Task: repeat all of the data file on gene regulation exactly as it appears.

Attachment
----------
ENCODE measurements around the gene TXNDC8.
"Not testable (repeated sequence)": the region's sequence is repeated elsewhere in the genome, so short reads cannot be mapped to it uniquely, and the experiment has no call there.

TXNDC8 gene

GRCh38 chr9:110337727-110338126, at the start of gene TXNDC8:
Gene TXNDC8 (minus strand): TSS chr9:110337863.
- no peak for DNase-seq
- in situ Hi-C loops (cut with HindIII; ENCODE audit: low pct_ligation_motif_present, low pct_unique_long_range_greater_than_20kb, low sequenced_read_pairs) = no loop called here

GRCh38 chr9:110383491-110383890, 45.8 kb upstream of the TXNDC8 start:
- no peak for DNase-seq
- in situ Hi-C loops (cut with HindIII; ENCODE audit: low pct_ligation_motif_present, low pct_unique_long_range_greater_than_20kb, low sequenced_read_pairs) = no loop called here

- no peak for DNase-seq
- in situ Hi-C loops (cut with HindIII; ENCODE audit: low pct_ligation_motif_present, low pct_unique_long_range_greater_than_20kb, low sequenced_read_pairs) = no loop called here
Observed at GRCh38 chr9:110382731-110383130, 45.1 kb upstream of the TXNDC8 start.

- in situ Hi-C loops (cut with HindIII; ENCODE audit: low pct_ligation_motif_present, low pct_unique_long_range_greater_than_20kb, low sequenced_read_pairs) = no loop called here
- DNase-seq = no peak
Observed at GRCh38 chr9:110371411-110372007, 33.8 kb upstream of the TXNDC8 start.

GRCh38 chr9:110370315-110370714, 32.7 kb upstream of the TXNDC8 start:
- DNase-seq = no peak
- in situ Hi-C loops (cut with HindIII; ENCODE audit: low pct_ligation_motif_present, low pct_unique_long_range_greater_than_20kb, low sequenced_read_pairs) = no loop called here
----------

ENCODE measurements around the gene TXNDC8.
"Not testable (repeated sequence)": the region's sequence is repeated elsewhere in the genome, so short reads cannot be mapped to it uniquely, and the experiment has no call there.

TXNDC8 gene

GRCh38 chr9:110337727-110338126, at the start of gene TXNDC8:
Gene TXNDC8 (minus strand): TSS chr9:110337863.
- no peak for DNase-seq
- in situ Hi-C loops (cut with HindIII; ENCODE audit: low pct_ligation_motif_present, low pct_unique_long_range_greater_than_20kb, low sequenced_read_pairs) = no loop called here

GRCh38 chr9:110383491-110383890, 45.8 kb upstream of the TXNDC8 start:
- no peak for DNase-seq
- in situ Hi-C loops (cut with HindIII; ENCODE audit: low pct_ligation_motif_present, low pct_unique_long_range_greater_than_20kb, low sequenced_read_pairs) = no loop called here

- no peak for DNase-seq
- in situ Hi-C loops (cut with HindIII; ENCODE audit: low pct_ligation_motif_present, low pct_unique_long_range_greater_than_20kb, low sequenced_read_pairs) = no loop called here
Observed at GRCh38 chr9:110382731-110383130, 45.1 kb upstream of the TXNDC8 start.

- in situ Hi-C loops (cut with HindIII; ENCODE audit: low pct_ligation_motif_present, low pct_unique_long_range_greater_than_20kb, low sequenced_read_pairs) = no loop called here
- DNase-seq = no peak
Observed at GRCh38 chr9:110371411-110372007, 33.8 kb upstream of the TXNDC8 start.

GRCh38 chr9:110370315-110370714, 32.7 kb upstream of the TXNDC8 start:
- DNase-seq = no peak
- in situ Hi-C loops (cut with HindIII; ENCODE audit: low pct_ligation_motif_present, low pct_unique_long_range_greater_than_20kb, low sequenced_read_pairs) = no loop called here